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New Mexico Telegram » Economy, Featured, New Mexico House, Roundhouse » Proposal to tie minimum wage to CPI fails in committee

Proposal to tie minimum wage to CPI fails in committee

The House Voters and Elections Committee voted against a proposed constitutional amendment to index the state minimum wage to the Consumer price Index. The vote was 6-5 against passage.

Rep. Mary Helen Garcia, D-Las Cruces, was the swing vote and the lone Democrat to vote against the joint resolution. She explained that she did not believe this bill belonged in the state constitution.

Rep. Miguel Garcia, D-Albuquerque, proposed the legislation and said it would help those making minimum wage keep up with inflation in the country.

Rep. Bill Rehm, R-Albuquerque, said the minimum wage is not something that the states should be involved in, but should be left to the federal government.

“This is something that is best left to our federal legislators,” Rehm said.

Congress is considering a proposal to raise the federal minimum wage to $9.00 per hour — and index it to inflation.

Nineteen states currently have minimum wages that are above the $7.25 federal minimum wage, including New Mexico. Ten of those states include tying the minimum wage to some sort of cost of living adjustment — including neighboring states of Colorado and Arizona.

Carter Bundy, the political and legislative director for AFSCME in New Mexico, said that raising the minimum wage would help the economy because the low-wage workers would spend the money in local communities.

“When you’re making that little money, you’re going to spend it,” Bundy said. Bundy served as the expert witness on the legislation.

Rep. Monica Youngblood, R-Albuquerque, opposed the minimum wage increase and said it would hurt low-income workers.

“There were times in my life where I was working two jobs and they both were minimum wage,” Youngblood said. “Sometimes you have to do what you have to do to get by.”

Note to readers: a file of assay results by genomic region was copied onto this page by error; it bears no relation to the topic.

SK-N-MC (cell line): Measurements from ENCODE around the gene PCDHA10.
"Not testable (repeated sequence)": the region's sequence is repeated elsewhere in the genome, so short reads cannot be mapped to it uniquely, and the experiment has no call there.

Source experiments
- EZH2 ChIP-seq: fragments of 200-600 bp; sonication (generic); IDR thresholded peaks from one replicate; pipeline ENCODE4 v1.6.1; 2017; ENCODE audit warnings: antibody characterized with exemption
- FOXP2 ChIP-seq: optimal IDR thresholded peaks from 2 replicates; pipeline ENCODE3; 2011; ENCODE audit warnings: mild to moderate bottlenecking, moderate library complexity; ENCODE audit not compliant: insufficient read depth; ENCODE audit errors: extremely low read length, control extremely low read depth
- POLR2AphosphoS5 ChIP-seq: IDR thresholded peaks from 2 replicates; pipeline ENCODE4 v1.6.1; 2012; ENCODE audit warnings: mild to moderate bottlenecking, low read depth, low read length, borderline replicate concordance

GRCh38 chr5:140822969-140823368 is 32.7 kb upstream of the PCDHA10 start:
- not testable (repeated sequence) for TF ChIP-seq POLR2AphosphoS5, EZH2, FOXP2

One reason that Republicans opposed the legislation is that they believed it did not belong as a constitutional amendment, as Mary Helen Garcia said.

The committee had earlier voted on an amendment to cap how much the minimum wage could be increased.

The amendment to the legislation that capped the increase at four percent was considered a compromise but was nevertheless opposed by a number of the public who attended the meeting.

Bill Jordan, the policy director for the New mexico Voices for Children, opposed the amendment even as he supported the overall legislation.

“It’s turned into a debate about how much we should limit how much the poor make,” Jordan said.

Written by

Matthew Reichbach has blogged about New Mexico politics since 2006. Matthew was a co-founder of New Mexico FBIHOP with his brother and part of the original hirings at the groundbreaking website the New Mexico Independent. Matthew has covered events such as the Democratic National Convention and Netroots Nation. In addition to politics, Matthew is an avid sports fan, especially of the Los Angeles Dodgers, and TV fan.

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One Response to "Proposal to tie minimum wage to CPI fails in committee"

  1. Ed Dunn says:

    Rep. Monica Youngblood, R-Albuquerque says “I want to see people strive. I want to see people aspire to be more than minimum wage, make more than minimum wage.” She has also stated that she worked two jobs when she was young and she felt that was a good thing. Studies show that parents who are present during meals have children than achieve at higher levels in school. Working two or more jobs to feed a family weakens our society.

    Also, if workers are all paid a living wage, there will still exist a bottom quintile. If Youngblood would have been paid a living wage, she would have still strived for the position she is in today, because a rock bottom living wage is still the bottom.

    Either that or maybe paying a living wage will prevent some from becoming legislators. Maybe that is a good thing?